Tipping-Point: a New Era of Transatlantic Relations

By Justin Tomczyk, University of Illinois at Urbana-Champaign

Originally published on HuffPost Contributor on behalf of European Horizons

PHOTO: Getty Images

To say that Donald Trump’s foreign policy has been polarizing is an understatement. While President Trump’s campaign and subsequent transition process displayed a shift in US political rhetoric and domestic policy, his election signaled a major departure from decades of foreign policy norms. Cornerstones such as free-trade and collective defense were painted as transactions rather than as the foundations of lasting alliances. The push for global environmental protection, universal gender equality, and the spread of democratic values took a backseat to saber-rattling and a continued expansion of the world’s largest military. Such radical changes within this short timeframe has left our allies questioning the stability and direction of US foreign policy in the near future.

Over the past nine months, the European Union has gradually changed its engagement with the United States. This past March, the European Parliament voted to suspended visa-free travel for US citizens unless citizens of Poland, Croatia, Slovenia, Bulgaria and Romania were granted visa-free travel to the US. While the proposal was eventually denied by the European Commission, the parliament’s vote highlights the first of many oncoming fractures between the United States and the European Union and a growing rift in the Transatlantic relationship.

The decision was partially a question of logistics: if the citizens of these five nations can travel, work and reside throughout the EU and are considered EU citizens, it would be inappropriate to exclude them from the EU-US visa-free travel agreement[1]. This situation would be analogous to the EU allowing all US citizens to enter Europe without a visa—unless they were born in the states of Tennessee, North Dakota, and New Jersey. While the US posits that economic disparities and security concerns are too great to grant visa-free tourist travel to citizens of those five European countries, denying them the same visa-free travel rights as other EU citizens implicitly relegates them to a second-class citizen status within the EU—a particularly misplaced move given the many active reform efforts still in progress following the collapse of communism.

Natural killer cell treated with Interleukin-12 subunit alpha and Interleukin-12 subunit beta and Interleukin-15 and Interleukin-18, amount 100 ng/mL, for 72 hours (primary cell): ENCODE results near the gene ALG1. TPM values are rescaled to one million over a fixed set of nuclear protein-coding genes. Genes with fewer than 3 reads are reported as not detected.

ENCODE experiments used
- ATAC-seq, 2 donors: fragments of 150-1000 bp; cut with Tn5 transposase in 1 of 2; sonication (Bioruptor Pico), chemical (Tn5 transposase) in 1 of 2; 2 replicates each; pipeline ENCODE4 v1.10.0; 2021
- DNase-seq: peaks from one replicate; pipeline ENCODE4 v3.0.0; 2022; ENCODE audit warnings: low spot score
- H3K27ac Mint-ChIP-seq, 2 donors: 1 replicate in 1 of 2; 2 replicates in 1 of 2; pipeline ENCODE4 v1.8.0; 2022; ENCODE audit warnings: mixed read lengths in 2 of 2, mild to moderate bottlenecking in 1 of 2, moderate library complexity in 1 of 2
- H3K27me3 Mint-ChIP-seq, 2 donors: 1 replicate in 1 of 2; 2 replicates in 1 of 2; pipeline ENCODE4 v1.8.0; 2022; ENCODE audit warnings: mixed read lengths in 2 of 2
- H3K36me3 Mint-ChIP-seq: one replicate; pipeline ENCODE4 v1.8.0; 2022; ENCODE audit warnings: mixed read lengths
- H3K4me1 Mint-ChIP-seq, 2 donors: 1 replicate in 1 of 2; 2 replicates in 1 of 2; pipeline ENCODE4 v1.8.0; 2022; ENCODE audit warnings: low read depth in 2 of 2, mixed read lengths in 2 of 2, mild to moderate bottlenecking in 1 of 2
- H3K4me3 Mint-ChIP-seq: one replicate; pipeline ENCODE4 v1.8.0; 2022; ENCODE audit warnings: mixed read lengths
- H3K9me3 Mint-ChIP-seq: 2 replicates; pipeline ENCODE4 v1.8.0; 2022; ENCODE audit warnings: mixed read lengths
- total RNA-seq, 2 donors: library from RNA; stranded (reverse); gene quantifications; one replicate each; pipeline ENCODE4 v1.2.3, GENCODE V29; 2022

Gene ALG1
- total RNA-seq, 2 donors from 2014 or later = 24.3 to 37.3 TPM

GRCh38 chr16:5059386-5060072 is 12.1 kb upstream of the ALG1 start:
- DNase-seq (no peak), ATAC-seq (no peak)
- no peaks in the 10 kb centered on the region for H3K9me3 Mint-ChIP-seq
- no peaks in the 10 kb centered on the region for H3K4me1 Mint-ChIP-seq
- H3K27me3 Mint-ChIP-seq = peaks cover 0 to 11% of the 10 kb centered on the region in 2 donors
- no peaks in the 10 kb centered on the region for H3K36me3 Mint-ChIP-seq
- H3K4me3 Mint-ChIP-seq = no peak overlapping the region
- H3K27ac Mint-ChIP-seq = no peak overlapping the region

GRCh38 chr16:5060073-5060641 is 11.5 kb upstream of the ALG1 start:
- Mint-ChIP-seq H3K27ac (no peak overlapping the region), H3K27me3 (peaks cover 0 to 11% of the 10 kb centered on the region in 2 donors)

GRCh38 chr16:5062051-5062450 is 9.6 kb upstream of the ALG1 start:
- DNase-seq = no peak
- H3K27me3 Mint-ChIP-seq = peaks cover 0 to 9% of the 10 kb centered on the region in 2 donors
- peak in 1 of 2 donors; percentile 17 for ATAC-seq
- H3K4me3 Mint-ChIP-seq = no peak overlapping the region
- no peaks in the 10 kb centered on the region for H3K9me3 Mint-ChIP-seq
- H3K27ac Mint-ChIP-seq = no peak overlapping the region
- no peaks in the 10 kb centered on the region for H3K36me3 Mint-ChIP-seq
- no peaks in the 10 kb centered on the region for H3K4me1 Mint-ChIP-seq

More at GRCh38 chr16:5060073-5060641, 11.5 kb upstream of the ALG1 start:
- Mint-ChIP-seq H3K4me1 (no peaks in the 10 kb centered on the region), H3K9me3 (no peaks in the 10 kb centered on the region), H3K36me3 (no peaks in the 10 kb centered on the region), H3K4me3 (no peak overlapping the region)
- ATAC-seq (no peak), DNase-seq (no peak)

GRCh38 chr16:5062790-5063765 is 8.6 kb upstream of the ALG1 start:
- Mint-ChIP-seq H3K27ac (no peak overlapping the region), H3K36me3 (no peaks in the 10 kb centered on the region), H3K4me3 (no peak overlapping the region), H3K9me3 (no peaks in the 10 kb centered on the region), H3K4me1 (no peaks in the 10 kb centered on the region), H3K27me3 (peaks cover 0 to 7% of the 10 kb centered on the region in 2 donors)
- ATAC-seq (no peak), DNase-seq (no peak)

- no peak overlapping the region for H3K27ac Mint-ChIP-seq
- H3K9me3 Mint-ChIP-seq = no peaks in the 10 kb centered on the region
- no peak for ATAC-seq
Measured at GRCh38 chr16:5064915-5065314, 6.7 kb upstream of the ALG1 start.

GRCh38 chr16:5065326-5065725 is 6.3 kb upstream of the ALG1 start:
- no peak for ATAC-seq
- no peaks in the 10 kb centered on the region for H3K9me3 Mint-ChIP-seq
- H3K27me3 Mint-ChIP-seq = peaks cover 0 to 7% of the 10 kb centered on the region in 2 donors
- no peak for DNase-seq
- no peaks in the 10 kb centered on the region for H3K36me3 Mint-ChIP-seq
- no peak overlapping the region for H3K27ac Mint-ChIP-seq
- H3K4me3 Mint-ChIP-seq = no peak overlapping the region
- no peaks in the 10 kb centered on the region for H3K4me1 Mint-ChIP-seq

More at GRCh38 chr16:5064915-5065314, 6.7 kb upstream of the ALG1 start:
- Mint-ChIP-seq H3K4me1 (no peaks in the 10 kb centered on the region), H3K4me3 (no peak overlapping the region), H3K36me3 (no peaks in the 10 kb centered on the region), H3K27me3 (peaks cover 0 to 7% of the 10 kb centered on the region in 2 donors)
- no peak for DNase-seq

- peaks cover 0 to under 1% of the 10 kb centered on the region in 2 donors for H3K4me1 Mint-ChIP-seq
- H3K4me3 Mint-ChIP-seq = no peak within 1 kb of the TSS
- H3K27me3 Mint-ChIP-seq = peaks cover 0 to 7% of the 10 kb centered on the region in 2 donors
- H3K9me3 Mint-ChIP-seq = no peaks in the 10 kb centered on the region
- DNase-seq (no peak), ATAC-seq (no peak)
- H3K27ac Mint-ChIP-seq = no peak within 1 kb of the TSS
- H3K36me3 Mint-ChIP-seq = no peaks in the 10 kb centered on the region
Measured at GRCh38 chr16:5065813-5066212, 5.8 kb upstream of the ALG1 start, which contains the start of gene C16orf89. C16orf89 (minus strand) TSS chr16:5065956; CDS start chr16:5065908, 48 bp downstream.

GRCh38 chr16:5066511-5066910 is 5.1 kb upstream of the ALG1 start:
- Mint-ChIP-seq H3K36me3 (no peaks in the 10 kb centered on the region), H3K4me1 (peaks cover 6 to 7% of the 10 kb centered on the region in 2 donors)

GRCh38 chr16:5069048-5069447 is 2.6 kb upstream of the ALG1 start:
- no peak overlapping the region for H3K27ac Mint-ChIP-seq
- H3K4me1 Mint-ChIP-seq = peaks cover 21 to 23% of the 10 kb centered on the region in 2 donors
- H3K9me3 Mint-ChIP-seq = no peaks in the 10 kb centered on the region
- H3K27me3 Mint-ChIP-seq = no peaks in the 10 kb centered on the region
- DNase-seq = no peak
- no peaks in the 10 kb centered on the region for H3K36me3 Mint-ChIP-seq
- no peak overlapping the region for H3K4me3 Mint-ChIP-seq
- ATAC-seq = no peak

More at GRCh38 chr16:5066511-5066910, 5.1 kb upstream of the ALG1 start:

But to a greater extent than streamlining logistics or enforcing bureaucracy, the European Parliament’s vote represents a conscious effort to push for the treatment of the European Union as a single political entity by the United States. From referring to Brexit as a “great thing” for the UK[2], to pushing for fragmented, bilateral trade deals with individual member states, the Trump Administration has shown a neglect towards the concept of European unity and entities like the European Single Market. Combined with the chastising of Germany for its trade surplus with the United States[3], the Trump administration has left many in Brussels fearing that the US has become a potential threat to European solidarity rather than a trusted partner in the Transatlantic partnership. The Parliament’s vote effectively forces the US to either recognize the EU as a single sovereign entity—with a single visa regime—or lose the travel privileges granted to U.S. citizens.

Finally, the Parliament’s decision represents a quiet yet critical effort to counteract Euroscepticism in Eastern Europe. While the EU has gone great lengths to integrate former Eastern bloc members into the EU’s Single Market, there is an underlying perception that the EU has conferred its eastern member states statuses inferior to those of older members. The parliament’s resolution represents a concentrated effort by the EU to advocate for its newer members on the international stage, particularly in an area where national governments fail to do so. Even with a “two speed Europe,” all EU member states share equal status in the Common Foreign and Security Policy.

The increasingly divergent policy stances and erratic signaling from the Trump administration over the past nine months has elicited an increasingly confrontational stance from the European Union. If there’s anything that this summer’s meeting between Chancellor Merkel and President Trump has demonstrated, it is that European leaders are increasingly willing to fight for the recognition of a unified and sovereign EU. After rejecting President Trump’s eleven attempts to negotiate an exclusively bilateral trade deal between the US and Germany[4], Chancellor Merkel was able to reaffirm both Germany’s participation in the Single Market and the requirement that the U.S. negotiate with the EU as a whole. Coupled with a steady rise of favorability towards the European Union following Marine Le Pen’s defeat and continued economic growth within the Eurozone, it seems that a new sense of enthusiasm and assertiveness will define the Europe’s role in the transatlantic partnership over the coming years. For now, continued dialogue and mutual engagement between Washington and Brussels will be key for ensuring mutual understanding and avoiding future policy diversions.

[1] http://europa.eu/rapid/press-release_IP-17-1148_en.htm

[2] https://www.theguardian.com/us-news/2017/jan/15/trumps-first-uk-post-election-interview-brexit-a-great-thing

[3] https://www.washingtonpost.com/news/monkey-cage/wp/2017/05/30/donald-trump-just-threatened-germany-over-trade-heres-what-you-need-to-know/?utm_term=.5fecb204a39f

[4] http://www.independent.co.uk/news/world/americas/us-politics/angela-merkel-donald-trump-explain-eu-trade-11-times-germany-chancellor-us-president-a7699591.html

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